University HR should be consulted before the employee is interviewed. Where dismissal takes place, the employee, unless summarily dismissed, will normally receive payment in lieu of notice.

 

8.2.5 Appeals against disciplinary action

In the course of any interview which results in disciplinary action, whether that be formal warning, suspension, summary dismissal, or dismissal, the employee should be advised of his or her rights of appeal both orally and by being given a copy of these appeal procedures.

A person who is summarily dismissed and who appeals will be regarded as suspended without pay and if his or her appeal is upheld he or she will receive such back pay as the appeal body shall decide.

Notification procedure

Appeals against disciplinary action must be notified in writing to the Director of Human Resources within 10 working days of written confirmation of such action. The appellant should specify in writing their grounds for appeal, and the reasons why they are dissatisfied with the outcome at department or divisional level.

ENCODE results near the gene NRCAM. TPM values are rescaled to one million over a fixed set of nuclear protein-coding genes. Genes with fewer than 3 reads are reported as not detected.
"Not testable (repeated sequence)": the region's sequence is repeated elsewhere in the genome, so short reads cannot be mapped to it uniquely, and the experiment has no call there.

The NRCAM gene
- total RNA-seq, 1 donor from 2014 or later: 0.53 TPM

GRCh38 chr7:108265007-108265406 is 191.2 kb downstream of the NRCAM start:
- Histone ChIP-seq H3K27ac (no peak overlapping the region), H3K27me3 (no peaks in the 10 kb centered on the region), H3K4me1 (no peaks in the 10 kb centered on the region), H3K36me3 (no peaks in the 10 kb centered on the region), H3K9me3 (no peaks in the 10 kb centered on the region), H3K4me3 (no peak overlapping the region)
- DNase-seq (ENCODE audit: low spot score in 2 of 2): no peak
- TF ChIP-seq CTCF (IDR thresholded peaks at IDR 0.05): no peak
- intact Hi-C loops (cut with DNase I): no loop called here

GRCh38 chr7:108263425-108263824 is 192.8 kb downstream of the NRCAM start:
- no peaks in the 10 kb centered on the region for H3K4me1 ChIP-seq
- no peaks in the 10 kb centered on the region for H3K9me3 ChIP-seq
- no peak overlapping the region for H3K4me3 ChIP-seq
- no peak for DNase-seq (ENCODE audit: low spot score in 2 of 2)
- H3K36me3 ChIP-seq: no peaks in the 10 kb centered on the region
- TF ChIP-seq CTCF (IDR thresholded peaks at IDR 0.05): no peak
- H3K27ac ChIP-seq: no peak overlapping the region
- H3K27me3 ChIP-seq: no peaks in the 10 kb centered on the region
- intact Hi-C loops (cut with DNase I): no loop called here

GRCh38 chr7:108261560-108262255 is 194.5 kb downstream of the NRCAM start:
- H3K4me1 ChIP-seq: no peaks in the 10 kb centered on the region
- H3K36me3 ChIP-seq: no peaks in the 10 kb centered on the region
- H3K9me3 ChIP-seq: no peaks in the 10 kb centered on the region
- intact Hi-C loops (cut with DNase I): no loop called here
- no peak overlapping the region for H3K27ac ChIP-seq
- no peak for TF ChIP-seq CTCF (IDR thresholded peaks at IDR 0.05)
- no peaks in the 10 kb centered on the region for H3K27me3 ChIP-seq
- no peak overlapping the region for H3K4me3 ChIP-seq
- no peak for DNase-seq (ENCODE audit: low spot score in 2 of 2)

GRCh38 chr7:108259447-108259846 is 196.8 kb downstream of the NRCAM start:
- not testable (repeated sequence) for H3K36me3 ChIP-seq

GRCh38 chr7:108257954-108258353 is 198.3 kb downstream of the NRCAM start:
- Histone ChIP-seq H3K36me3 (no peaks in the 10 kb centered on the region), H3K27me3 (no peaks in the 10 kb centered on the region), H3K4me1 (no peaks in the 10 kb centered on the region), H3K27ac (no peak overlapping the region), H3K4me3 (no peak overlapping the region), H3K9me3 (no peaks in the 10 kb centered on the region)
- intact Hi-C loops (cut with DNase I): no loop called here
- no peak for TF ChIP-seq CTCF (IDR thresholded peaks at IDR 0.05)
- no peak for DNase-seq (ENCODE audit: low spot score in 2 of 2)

The Director of Human Resources will advise the Head of Department or Division as appropriate and make arrangements for the servicing of the appeal by an HR Business Partner (HRBP).

Appeal panel constitution under Statute XIV regarding a dismissal

Appeals notified in respect of a summary dismissal or dismissal arising from disciplinary action will be heard by a panel consisting of two members of the Personnel Committee and one member of Council who is not himself or herself a member of Personnel Committee.

If there are any grievance appeals related to the dismissal, the panel constituted under the Statute XIV regulations has the authority to deal with these at the same time.

Appeal panel constitution regarding a formal warning

Appeals notified in respect of a formal warning will be heard by a panel consisting of three members of staff, at grade 8 or above, (the panel chair will be more senior than the person who considered the original disciplinary hearing). They will have a balance of role types and one, if appropriate, may have experience relevant to the case being heard. The panel members will be eligible for membership of Congregation, external to the department concerned, and nominated by the Director of Human Resources. One will be asked to act as chair.

Appeal hearing